If the viscosity comes out to be low, it will get tough for the oil to lubricate the fast-moving parts of the engine, ultimately contributing to friction and increased wear and tear. Too high viscosity, the oil will not reach the upper cylinder piston walls, resulting in wear and tear.
Types of oils for motorcycles
Below, we have discussed the details of three types of motorcycle oils:
Mineral oil, or MO, is commonly used in bikes. It is the primary and traditional oil that is suitable to be used for smaller-capacity motorcycles. Furthermore, you can use this oil option if your bike has a small engine. It is an affordable type, too.
Semi-synthetic oil is a blend of mineral and full synthetic oil. It is recommended for bikes with a smaller engine capacity and is ideal for daily commuting.
Fully synthetic oil
Fully synthetic oil is highly recommended for high-performance motorcycles. The common examples are race machines and superbikes. Being the highest quality oil, you will find it comparatively expensive.
The basic difference between a car and motorcycle oil
We know that cars and motorcycles function more or less similarly. But there exists a contrasting difference between the engine oils you use. In other words, their engine oils differ in terms of engineering and composition.
Motorcycle engines can get hotter than car engines. It is the main reason that the components of bike engines are more vulnerable to wearing and breaking down. To tackle these issues, bike engine oils have better lubricity properties. Besides, they are more capable and improved in withstanding heat, severe temperature conditions and high RPMs.
The motorcycle engine and its transmission are interconnected. They need the same kind of oil for lubrication. In the same way, a car engine and its transmission are connected, too, but they require separate kinds of oils. You cannot use the car engine oil in the car’s transmission. Lastly, car engine oil lacks the extra friction additives as well as lubrication properties.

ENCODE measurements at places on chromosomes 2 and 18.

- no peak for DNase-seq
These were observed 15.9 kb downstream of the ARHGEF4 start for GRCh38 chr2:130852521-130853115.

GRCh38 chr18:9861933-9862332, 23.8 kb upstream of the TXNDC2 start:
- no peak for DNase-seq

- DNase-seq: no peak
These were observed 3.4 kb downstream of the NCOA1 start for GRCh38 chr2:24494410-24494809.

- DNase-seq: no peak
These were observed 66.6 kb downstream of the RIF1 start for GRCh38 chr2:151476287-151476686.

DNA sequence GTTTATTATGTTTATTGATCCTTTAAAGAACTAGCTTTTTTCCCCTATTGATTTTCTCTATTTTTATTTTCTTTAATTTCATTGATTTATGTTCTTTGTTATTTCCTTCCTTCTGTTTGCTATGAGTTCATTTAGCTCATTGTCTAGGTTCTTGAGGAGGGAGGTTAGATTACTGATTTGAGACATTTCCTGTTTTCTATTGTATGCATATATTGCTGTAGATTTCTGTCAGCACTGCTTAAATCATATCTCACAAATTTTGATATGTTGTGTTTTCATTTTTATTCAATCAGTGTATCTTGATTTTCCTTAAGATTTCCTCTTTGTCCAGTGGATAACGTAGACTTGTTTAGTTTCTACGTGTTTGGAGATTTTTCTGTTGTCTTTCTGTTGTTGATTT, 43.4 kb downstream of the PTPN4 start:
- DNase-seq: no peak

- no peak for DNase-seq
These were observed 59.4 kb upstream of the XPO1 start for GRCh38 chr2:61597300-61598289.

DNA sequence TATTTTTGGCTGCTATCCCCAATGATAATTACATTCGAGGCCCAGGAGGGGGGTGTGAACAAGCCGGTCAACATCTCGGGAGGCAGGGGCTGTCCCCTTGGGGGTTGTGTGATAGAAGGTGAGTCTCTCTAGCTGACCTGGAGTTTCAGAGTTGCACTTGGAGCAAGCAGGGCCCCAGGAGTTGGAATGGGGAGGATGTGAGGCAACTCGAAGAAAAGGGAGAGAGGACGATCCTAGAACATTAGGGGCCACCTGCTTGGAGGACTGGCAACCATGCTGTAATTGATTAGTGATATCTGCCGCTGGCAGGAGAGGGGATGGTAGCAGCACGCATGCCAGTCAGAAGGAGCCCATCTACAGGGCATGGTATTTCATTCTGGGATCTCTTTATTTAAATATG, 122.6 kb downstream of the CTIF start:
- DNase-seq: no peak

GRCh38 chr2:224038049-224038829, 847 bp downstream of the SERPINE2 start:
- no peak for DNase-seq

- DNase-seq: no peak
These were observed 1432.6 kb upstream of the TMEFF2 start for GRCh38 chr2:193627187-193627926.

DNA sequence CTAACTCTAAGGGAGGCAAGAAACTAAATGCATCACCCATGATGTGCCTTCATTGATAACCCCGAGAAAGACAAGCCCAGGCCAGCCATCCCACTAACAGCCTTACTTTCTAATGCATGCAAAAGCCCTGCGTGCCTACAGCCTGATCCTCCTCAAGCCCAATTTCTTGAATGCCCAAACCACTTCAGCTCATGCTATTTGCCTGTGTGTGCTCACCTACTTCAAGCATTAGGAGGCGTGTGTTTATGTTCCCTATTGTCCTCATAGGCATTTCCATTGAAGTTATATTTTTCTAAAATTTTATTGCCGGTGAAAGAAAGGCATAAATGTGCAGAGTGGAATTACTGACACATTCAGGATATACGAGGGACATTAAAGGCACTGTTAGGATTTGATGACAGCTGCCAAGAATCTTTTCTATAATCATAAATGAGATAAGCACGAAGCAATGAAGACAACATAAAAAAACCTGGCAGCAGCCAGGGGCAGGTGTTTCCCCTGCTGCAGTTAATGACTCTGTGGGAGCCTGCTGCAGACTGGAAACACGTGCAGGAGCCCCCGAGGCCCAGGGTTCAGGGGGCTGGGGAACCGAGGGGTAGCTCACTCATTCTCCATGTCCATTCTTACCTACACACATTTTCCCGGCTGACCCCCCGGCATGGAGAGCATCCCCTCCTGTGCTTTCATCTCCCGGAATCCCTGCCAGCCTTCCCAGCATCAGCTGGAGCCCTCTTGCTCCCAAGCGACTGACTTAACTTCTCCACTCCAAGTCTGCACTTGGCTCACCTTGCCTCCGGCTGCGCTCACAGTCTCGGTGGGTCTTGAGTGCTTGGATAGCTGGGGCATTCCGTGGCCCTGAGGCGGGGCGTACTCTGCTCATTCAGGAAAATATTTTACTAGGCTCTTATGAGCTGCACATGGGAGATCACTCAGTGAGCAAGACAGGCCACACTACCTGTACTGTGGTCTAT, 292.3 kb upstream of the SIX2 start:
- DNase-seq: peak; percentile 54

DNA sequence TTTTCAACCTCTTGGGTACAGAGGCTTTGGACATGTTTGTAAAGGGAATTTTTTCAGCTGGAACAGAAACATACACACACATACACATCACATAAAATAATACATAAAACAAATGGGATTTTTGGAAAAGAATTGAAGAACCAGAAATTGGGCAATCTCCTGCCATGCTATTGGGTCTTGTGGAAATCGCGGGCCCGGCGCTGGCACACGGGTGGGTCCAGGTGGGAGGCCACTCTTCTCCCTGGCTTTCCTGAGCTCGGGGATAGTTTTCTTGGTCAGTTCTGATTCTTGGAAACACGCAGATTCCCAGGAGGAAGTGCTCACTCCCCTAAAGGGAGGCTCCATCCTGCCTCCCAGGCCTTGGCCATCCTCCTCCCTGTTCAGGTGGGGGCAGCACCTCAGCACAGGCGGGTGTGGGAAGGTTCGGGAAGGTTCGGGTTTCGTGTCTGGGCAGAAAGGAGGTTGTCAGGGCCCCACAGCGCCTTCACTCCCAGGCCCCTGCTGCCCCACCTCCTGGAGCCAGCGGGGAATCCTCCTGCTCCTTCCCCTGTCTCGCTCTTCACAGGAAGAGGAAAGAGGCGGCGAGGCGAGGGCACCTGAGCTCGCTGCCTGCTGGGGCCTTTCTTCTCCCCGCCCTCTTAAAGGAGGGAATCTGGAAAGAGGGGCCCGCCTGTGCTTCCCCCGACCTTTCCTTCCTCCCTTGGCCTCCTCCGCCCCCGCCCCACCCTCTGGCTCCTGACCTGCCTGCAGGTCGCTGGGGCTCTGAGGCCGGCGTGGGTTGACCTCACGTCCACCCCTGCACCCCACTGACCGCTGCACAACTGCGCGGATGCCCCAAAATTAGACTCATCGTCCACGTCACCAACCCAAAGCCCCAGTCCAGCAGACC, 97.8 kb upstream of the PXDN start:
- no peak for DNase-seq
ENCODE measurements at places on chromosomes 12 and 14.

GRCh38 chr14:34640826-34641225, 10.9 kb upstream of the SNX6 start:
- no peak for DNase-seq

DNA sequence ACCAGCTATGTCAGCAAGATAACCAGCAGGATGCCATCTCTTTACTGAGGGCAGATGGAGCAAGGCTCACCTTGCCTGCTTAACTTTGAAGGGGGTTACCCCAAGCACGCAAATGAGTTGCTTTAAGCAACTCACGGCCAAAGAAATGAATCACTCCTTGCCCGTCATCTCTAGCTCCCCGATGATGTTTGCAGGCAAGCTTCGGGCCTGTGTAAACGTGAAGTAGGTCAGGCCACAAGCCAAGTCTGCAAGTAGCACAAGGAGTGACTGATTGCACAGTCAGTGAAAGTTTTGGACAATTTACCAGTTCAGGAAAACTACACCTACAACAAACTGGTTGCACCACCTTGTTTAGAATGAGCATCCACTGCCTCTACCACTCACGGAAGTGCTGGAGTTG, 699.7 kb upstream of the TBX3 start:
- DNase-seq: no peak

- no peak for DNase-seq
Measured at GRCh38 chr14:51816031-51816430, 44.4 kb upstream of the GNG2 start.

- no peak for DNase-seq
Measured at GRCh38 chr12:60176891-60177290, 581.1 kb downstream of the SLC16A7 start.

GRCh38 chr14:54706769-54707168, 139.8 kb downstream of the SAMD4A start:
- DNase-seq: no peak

The relation between using the correct engine oil and the bike performance
Experts have noticed a solid relationship between using the proper engine oil and the bike’s performance.
It does not matter whether you are a commuter, weekend rider, or racer; using the right engine oil in your bike is a must. It has the biggest and most noticeable influence on your bike’s speed, longevity, operations and performance.
The right oil lets your bike spin up to 15000 revs with ease. The internal components of the four-stroke engine and the clutch and transmission function incredibly. Each bike part stays protected and completely shielded using the right oil.
Thus, the correct lubrication maximizes engine performance and minimizes friction, reduces pumping pressures, and prevents the formation of harmful deposits onto the bike.
So, coming to the concluding part of the discussion! You must use motorcycle-specific oils if you have a bike.
If you do not want to pose a risk to your bike’s engine, clutch or transmission system, then use the right oil. You can share with us if you have ever used car oil on your motorcycle and what results you got; stay connected!